Jordan looked at the two burly men in exasperation. Another minute and they would be hissing at each other.
“So, what’s gonna be, guys?” she asked. “Handbags at ten paces, or do you just wanna start pulling each other’s hair?”
The big men looked a bit shamefaced, before the spluttering started again.
“It’s Howie’s fault!” Ryan pointed. “I was just putting away the dishes, when he comes stomping in the kitchen with those big-ass feet and knocked over the pantry table.”
“Ryan moved it,” Howie snapped, “and it was in the way. He knew that I’d run right into it.”
Jordan frowned, the table was moved into the path everyone used to wind through the kitchen. Usually these spats ended with the guys upstairs, drinking, slapping each other on the shoulder after they closed for the night. God save me from “artistic” temperaments, she thought as a touch of worry crept in.
“What is going on here?” she demanded.
“Howie said, he said, that my team was gonna get creamed tonight,” Ryan said indignantly.
“Football?! This is about football?”
Jordan cut him off. “You,” she pointed a finger at Ryan, “get that table back.”
“And you,” turning to Howie,” get back to work! We have a room full of people out there expecting food, and you both are going to get it to them!”
“Football,” she said again, tossing up her hands as she left the kitchen.
handbags at ten paces: a slightly hysterical confrontation that has no real danger of violence. I had to pick this one, it was so very amusing!! And I had never heard it before, mostly because it comes from Britain. As a once avid reader of historical everything, I am of course familiar with “pistols at dawn” or “pistols at ten paces.” This phrase devolves from those clichés. During a football game, the players knew they were not able to physically strike one another, so many vented their anger by facial expressions and arm waving. Although a good deal of posturing occurred, the likelihood of violence was pretty much nonexistent. The “handbag” in the cliché comes from Margaret Thatcher, as she was said to give slacking politicians a “good handbagging-” verbal thrashing. The cliche was coined in the 1980s, and continued to gain steam in the next decade:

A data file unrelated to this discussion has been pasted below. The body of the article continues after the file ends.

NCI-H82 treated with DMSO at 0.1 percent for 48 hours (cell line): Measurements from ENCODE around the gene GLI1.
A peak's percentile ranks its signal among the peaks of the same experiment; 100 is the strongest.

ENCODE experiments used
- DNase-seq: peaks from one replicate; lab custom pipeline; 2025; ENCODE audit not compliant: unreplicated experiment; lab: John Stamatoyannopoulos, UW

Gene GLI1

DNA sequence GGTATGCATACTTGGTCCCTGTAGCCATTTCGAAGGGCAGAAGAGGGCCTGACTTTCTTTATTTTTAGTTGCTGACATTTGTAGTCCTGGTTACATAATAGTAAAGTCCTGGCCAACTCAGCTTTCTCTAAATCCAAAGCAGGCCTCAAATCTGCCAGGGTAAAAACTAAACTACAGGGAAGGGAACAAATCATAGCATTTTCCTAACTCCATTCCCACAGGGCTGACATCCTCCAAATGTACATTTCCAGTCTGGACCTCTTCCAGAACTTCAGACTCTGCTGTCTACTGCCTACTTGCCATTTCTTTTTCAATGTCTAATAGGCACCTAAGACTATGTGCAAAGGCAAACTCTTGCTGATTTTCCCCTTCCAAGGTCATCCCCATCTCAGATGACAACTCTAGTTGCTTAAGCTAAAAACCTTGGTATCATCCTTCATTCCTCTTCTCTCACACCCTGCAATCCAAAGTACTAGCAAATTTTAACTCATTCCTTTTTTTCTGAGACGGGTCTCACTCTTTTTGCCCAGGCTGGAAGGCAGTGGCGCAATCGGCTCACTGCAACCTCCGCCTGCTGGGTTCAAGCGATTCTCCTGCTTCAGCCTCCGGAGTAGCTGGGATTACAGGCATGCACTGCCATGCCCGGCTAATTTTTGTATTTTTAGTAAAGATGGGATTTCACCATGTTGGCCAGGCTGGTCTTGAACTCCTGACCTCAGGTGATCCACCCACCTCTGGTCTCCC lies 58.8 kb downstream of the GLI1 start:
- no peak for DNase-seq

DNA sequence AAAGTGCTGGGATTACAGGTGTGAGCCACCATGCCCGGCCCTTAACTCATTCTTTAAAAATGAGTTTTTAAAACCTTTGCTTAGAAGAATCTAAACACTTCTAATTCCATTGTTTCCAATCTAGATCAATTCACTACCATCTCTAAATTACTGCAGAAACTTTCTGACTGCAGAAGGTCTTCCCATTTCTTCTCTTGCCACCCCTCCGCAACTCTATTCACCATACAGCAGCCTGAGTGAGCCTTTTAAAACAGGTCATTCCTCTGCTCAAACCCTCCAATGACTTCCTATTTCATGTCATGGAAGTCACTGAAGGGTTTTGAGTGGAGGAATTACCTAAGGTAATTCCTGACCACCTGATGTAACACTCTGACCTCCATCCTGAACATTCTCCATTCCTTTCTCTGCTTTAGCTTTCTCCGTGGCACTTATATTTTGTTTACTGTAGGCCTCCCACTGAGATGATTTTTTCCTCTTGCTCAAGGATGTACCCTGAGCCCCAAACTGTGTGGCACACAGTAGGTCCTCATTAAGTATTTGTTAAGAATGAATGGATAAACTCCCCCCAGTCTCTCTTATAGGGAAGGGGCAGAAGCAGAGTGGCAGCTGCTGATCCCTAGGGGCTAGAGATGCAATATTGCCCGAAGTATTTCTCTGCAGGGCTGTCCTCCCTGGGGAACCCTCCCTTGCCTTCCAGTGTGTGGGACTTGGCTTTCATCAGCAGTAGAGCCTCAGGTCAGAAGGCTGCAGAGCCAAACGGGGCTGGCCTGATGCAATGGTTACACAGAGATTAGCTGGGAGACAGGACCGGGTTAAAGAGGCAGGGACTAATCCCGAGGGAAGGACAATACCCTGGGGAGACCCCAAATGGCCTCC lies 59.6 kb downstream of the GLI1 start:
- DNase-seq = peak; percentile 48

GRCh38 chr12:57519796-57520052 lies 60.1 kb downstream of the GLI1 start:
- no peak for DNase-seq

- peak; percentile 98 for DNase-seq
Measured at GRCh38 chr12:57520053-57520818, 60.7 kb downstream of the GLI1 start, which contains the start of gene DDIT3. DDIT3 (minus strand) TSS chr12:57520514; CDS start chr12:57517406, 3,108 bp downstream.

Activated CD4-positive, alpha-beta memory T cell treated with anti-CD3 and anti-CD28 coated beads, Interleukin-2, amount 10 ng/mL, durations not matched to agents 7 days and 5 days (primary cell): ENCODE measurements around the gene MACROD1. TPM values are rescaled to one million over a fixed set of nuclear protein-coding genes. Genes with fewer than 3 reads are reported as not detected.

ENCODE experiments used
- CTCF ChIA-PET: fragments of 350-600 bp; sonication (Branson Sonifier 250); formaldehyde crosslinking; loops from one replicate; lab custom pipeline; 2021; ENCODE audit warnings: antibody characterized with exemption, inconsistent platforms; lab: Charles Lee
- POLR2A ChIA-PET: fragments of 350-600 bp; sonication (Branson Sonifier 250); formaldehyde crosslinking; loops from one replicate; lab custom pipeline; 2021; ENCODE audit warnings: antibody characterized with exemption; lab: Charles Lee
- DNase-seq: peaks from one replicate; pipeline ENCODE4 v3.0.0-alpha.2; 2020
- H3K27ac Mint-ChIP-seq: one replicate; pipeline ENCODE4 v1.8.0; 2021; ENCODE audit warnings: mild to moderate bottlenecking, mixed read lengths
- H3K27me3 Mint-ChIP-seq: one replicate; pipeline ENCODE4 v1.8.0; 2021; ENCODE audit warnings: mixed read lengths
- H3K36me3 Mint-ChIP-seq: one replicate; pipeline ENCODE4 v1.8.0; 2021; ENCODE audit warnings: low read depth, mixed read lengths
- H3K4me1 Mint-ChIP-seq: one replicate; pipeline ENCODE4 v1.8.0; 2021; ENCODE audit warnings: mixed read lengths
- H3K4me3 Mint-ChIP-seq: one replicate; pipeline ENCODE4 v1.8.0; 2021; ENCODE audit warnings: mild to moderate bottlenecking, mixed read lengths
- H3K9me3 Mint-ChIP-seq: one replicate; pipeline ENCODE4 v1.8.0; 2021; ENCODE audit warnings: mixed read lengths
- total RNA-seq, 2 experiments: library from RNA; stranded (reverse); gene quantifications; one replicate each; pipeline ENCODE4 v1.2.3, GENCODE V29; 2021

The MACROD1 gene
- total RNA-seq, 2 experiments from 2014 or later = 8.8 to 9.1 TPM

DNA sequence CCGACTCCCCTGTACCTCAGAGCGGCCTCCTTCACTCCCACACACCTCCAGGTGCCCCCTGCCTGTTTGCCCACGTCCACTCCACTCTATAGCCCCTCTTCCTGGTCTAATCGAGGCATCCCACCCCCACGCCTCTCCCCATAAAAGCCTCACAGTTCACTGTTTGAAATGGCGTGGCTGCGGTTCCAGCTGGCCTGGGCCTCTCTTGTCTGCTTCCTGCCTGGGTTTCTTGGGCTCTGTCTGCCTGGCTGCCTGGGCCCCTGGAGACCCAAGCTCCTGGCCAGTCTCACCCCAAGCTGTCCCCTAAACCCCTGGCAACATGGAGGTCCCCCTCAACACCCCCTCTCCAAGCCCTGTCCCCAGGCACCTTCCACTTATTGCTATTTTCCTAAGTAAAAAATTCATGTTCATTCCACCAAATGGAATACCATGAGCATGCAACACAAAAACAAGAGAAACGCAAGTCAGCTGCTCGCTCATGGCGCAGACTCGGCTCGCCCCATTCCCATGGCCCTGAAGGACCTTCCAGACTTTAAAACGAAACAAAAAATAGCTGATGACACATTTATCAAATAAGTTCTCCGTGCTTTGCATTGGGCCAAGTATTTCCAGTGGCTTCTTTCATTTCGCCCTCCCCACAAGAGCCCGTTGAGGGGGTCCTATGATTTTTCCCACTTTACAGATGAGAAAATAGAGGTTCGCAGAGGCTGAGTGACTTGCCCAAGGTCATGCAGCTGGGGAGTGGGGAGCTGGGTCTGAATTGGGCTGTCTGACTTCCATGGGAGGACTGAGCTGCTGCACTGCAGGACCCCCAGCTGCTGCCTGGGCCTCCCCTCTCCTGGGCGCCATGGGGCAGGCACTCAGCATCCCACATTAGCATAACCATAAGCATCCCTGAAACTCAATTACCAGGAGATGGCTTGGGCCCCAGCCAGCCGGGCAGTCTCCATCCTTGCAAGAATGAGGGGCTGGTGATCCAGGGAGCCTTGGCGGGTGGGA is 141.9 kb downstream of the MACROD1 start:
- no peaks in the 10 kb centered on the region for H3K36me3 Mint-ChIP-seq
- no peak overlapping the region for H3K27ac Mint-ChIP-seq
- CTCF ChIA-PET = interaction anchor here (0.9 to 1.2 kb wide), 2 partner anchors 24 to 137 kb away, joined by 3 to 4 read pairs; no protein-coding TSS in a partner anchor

Leeds win out in battle of the brawlers–
….Kamara was booked for arguing before the referee took four names in as many minutes: Ward and Wallace for handbags at 10 paces, Deane for a hideous foul on Cowan…
The Sunday Times, September 1993